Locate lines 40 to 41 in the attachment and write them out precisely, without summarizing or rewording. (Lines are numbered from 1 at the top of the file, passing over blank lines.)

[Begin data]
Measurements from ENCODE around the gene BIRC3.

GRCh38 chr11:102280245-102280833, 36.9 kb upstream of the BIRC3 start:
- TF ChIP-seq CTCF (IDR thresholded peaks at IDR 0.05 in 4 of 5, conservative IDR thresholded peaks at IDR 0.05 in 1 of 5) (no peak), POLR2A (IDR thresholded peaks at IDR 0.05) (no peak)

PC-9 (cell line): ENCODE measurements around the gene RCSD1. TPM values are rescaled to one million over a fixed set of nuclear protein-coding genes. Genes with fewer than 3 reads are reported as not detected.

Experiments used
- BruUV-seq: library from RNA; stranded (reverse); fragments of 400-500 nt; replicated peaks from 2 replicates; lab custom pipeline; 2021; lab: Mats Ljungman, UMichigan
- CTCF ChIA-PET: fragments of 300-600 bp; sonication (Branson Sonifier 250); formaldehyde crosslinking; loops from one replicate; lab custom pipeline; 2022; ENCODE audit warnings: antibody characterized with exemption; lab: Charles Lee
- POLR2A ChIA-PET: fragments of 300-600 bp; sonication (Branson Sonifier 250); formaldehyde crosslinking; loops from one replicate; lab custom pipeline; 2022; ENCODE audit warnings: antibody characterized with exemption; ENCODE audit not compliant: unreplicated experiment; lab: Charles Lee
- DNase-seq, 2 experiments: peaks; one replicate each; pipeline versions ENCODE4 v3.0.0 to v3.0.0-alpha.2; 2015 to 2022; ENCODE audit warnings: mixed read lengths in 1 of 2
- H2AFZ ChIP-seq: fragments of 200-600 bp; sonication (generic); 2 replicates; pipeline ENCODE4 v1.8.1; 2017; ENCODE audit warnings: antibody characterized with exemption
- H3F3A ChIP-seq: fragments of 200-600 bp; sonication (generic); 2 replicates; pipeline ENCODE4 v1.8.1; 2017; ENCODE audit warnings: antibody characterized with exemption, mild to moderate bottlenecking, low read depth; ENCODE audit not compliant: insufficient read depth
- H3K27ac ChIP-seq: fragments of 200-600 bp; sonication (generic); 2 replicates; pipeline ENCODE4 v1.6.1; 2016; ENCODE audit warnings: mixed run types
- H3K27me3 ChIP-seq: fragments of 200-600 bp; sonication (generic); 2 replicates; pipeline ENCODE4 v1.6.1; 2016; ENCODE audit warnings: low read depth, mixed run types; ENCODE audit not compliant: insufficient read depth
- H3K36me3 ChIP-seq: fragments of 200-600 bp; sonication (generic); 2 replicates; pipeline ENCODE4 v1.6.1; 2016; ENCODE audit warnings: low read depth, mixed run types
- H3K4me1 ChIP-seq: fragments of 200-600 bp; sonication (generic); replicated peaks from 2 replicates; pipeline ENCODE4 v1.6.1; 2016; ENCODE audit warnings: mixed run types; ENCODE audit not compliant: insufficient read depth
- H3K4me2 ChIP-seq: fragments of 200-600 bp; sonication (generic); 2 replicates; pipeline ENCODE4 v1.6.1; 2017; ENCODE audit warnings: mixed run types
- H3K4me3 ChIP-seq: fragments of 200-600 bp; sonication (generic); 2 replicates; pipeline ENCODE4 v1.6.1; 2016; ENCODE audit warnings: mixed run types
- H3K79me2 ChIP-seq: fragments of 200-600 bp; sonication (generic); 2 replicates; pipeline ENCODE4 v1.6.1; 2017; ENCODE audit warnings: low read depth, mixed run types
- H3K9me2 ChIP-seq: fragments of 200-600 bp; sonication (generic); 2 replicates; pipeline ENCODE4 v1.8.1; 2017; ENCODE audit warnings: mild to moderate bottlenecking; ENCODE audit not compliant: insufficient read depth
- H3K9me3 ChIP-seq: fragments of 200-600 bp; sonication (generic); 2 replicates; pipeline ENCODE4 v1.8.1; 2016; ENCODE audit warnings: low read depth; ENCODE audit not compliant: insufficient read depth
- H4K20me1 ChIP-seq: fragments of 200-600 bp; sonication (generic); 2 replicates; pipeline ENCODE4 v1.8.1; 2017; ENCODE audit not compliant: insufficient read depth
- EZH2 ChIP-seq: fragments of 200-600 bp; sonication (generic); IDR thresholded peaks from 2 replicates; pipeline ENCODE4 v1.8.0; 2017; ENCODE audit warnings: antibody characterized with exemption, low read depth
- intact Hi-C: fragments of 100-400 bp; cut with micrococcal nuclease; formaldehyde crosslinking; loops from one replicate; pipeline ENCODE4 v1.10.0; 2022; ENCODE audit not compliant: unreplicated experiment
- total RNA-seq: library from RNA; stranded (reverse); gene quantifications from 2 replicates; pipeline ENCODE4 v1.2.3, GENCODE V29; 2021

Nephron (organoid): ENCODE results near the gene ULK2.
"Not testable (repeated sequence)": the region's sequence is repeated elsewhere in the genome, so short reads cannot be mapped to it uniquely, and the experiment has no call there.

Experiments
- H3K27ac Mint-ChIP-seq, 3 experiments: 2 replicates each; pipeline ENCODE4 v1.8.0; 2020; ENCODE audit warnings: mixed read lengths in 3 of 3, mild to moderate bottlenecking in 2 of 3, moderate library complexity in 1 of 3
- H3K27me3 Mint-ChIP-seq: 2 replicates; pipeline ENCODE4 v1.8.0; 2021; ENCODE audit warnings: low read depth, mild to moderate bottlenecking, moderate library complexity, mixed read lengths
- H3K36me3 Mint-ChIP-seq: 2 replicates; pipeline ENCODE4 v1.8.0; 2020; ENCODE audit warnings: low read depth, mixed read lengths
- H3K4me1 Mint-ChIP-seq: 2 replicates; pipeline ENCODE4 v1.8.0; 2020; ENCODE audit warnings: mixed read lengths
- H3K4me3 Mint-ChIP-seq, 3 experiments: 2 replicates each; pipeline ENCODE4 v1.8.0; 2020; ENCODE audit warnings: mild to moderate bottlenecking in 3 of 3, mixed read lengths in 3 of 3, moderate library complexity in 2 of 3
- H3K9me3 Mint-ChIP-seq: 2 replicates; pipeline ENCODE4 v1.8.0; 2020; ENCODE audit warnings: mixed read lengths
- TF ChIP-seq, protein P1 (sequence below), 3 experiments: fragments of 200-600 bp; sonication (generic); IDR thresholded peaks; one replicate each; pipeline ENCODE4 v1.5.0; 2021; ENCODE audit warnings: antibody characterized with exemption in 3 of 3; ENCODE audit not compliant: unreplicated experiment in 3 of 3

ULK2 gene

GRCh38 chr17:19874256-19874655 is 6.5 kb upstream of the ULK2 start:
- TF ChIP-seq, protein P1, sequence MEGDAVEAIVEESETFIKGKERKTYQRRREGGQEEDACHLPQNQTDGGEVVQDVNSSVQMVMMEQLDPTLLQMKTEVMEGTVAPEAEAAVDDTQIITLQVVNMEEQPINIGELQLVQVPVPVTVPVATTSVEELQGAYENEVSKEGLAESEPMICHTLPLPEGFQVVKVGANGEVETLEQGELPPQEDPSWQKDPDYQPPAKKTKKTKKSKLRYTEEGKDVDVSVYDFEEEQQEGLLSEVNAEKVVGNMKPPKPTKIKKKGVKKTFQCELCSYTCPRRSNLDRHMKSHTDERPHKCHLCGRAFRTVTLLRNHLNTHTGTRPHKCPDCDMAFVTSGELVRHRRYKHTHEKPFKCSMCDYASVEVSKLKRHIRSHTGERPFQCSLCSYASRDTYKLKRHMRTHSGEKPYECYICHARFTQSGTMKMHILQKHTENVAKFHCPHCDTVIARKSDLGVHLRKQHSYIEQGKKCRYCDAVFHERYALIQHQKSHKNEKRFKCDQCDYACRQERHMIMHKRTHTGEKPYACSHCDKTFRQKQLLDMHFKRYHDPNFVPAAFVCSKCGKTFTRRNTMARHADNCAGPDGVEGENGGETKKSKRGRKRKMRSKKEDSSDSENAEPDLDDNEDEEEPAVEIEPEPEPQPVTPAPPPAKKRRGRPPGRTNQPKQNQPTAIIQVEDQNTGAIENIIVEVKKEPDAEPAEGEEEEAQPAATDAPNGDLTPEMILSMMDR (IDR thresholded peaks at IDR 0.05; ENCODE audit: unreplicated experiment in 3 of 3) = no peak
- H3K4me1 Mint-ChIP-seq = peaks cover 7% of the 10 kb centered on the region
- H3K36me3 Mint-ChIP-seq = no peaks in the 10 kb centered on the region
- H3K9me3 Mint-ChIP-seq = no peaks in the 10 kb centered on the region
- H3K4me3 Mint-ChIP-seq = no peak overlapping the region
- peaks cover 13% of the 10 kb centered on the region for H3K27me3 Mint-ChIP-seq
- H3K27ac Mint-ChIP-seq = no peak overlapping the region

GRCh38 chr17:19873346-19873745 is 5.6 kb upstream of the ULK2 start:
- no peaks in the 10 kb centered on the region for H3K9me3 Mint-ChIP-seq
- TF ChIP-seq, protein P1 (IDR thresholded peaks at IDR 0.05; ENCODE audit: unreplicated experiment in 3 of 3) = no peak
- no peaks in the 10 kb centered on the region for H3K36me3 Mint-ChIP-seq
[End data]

- H3K9me3 Mint-ChIP-seq = no peaks in the 10 kb centered on the region
- H3K4me3 Mint-ChIP-seq = no peak overlapping the region